Biographies
Stewart Copeland – drums

“My father, Miles Axe Copeland Jr. was both jazz musician and CIA man. He earned his crust deposing, installing, and propping up dictators but his real passion was music. So I grew up in Cairo and Beirut in a house full of instruments that had been placed by my father and ignored by my siblings. The piano, guitar, trombone and daddy’s 1936 Conn trumpet all suffered from my youthful abuse but it was the drums that really took hold. Spotting the telltale trait of musicianship (the kid will not stop!) my father had me in music lessons of every kind from the age of seven (late by OTS standards).

“Arabic music surrounded me in the streets of Beirut but indoors it was Stan Kenton, Buddy Rich from Papa and Stravinsky and Ravel from Mama. None of which informed my first gig, aged twelve with the Black Nights at the US Embassy beach club, where we played Kinks and Animals.

“When the caldron of Middle Eastern politics in Beirut got too hot in 1967 I was evacuated to boarding school in Somerset, England where I played in the school orchestra. This went well until Jimi Hendrix and teen-hood happened. That was it for trumpets and violins for the next twenty years.

“During these years my brother Miles was erecting a music business empire and I roadied, tour managed, mixed sound, and ran lights for many of the bands, learning all the crafts that go into show business. At Berkeley I was a jock at KALX and started an industry tip sheet College Event.

“After four years at the United States International University in England, the San Diego School of Performing Arts and UC Berkeley I ran off and joined my first pro band as a musician, Curved Air in 1974.

“Two years later Punk crashed into London and I started to conceive the band that would become The Police. I had the name, the cool logo and even an urgent manifesto before there were any players. Sting and Henry Padovani were recruited in 1976 but the band didn’t get it’s “sound” until Andy Summers joined in 1978. Most of us know how that turned out.

“We starved for the first two years though, during which time I had my own flash-in-the-pan top 40 hit “Don’t Care” under the name (and in full disguise) of Klark Kent. I played all of the instruments and sang the songs (sort of) but when the time came to play the crucial BBC Top of the Pops TV show I figured a band would look cooler. So the first time Sting, Andy Summers and I appeared on TV it was as the short-lived Klark Kent band. Then the Police thing happened, an adventure that lasted eight years before we walked away from the endless stadium tour life in 1984.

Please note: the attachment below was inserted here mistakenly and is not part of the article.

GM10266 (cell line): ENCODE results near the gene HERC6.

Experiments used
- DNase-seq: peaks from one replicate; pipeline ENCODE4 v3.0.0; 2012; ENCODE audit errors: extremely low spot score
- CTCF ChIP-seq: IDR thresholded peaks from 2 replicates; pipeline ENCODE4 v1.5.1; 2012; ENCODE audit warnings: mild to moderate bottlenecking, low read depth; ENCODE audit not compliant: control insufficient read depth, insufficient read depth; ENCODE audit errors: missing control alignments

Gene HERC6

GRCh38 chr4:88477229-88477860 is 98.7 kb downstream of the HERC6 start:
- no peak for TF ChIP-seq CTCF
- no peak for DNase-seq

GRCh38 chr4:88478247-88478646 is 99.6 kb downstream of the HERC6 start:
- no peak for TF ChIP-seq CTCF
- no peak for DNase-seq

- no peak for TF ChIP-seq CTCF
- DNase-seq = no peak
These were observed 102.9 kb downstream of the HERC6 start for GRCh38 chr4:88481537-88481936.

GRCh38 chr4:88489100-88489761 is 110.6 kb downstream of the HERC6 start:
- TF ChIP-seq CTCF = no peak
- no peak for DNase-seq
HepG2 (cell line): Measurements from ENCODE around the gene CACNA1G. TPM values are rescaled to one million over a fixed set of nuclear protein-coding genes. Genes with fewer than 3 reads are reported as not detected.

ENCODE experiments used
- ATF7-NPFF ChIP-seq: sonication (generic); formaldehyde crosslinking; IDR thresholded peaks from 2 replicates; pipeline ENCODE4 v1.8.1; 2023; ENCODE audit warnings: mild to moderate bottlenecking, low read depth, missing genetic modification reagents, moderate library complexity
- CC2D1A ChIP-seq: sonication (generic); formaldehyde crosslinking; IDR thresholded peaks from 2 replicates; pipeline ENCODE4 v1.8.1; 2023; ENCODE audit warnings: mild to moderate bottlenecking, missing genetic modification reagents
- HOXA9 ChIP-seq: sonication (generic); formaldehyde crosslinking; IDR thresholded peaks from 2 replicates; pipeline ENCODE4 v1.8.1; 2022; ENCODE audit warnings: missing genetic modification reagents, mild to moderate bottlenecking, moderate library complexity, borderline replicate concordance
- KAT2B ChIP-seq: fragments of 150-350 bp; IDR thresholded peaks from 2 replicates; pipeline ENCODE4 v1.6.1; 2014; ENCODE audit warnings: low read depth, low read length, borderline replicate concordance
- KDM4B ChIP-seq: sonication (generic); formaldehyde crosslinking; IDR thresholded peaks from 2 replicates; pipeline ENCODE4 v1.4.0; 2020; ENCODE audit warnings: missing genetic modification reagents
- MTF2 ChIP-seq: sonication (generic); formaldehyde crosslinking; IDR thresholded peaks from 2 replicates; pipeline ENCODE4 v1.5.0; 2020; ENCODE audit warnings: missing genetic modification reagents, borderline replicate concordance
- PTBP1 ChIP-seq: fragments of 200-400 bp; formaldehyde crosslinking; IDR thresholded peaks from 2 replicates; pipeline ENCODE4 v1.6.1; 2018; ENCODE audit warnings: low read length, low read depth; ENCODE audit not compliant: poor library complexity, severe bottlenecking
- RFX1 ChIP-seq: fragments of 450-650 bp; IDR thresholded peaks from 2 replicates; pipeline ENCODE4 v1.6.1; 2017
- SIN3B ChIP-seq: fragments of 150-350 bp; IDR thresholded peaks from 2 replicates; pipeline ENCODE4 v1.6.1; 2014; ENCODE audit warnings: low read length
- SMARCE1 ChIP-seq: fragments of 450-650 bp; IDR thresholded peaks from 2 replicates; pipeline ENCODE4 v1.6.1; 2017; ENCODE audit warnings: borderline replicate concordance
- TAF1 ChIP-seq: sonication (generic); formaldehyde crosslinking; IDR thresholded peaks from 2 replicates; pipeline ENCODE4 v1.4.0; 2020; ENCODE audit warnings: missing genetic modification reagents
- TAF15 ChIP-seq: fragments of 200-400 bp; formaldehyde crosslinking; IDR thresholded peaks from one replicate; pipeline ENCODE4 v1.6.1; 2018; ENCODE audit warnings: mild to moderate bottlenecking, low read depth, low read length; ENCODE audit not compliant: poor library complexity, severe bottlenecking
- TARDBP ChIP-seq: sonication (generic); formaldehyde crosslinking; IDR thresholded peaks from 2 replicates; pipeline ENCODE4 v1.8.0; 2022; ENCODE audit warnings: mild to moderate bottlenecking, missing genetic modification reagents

“Just before recording the last album in 1982 I got a call from Francis Coppola about scoring his art movie Rumble Fish. Without any idea of how it’s supposed to be done I set about inventing the wheel for myself and came up with a score that earned me a two-decade career as a film composer.

“From 1984 to 2007 I scored something like forty films, including hits like Wall Street, She’s All That, Highlander 2, and See No Evil Hear No Evil as well as quite a few duds that can remain nameless. In TV I scored the 80’s series The Equalizer and more recent Dead Like Me. In one demographic I’m proud to be known as the guy who made the music for the Play Station game Spyro the Dragon. Off the Score’s Judd Miller, btw, played on almost all of these missions.

“Meanwhile, back in 1982, Rumble Fish had one more gift to offer. The fight director, Michael Smuin, who choreographed all of the gang battle scenes happened also to be the director of the San Francisco Ballet. Taken with my odd music he commissioned a ballet, Lear that was given in 1985. This led to a commission from the Cleveland Opera, Holy Blood and Crescent Moon, which led to a return to orchestral music and a parallel career as a composer for the stage.

“There have been other adventures during the post-Police years. There were two albums by Animal Logic with Stanley Clarke 1987, 1991, another by Oysterhead with Les Claypool (Primus) and Trey Anastasio (Phish) 2001 and a decade long ride with La Notte della Taranta (Night of the Tarantula), an Italian Pizzica orchestra.

“There were a couple of documentary films: The Rhythmatist (1984), a harebrained trek across Africa in search of the roots of American music (sank without a trace) and Everyone Stares (2006) for which I cut my super8 footage of the early Police years into a movie (toast of Sundance – aired on Showtime). Then there was the inevitable book, Strange Things Happen, A Life with The Police, Polo, and Pygmies, published in 2009. Should have had more Police in it but the Pygmy stuff was good.

“At home in California I have a studio which is like a giant train set where my fancy friends such as Snoop Dog, Neil Peart, Ben Harper and Stanley Clarke come over to be the trains. I cut the sessions up as videos that can be found on my YouTube channel.

“Among my favorite brags are keys to the cities of Milan, New York, Dallas and Melpignano, a knighthood in France (Chevalier of the Order of Arts & Letters) and five Grammys. I was inducted into the Rock and Roll Hall of Fame in 2003 and for the last three decades I’ve been listed in Rolling Stone in the top ten drummers of all time, although Mitch Mitchell’s absence from that list does diminish its validity.

“For half a century I have enjoyed paying my dues and the biggest reward has been a beautiful family with wife, seven kids and new grandchildren still hatching.”

For more information, visit stewartcopeland.net.

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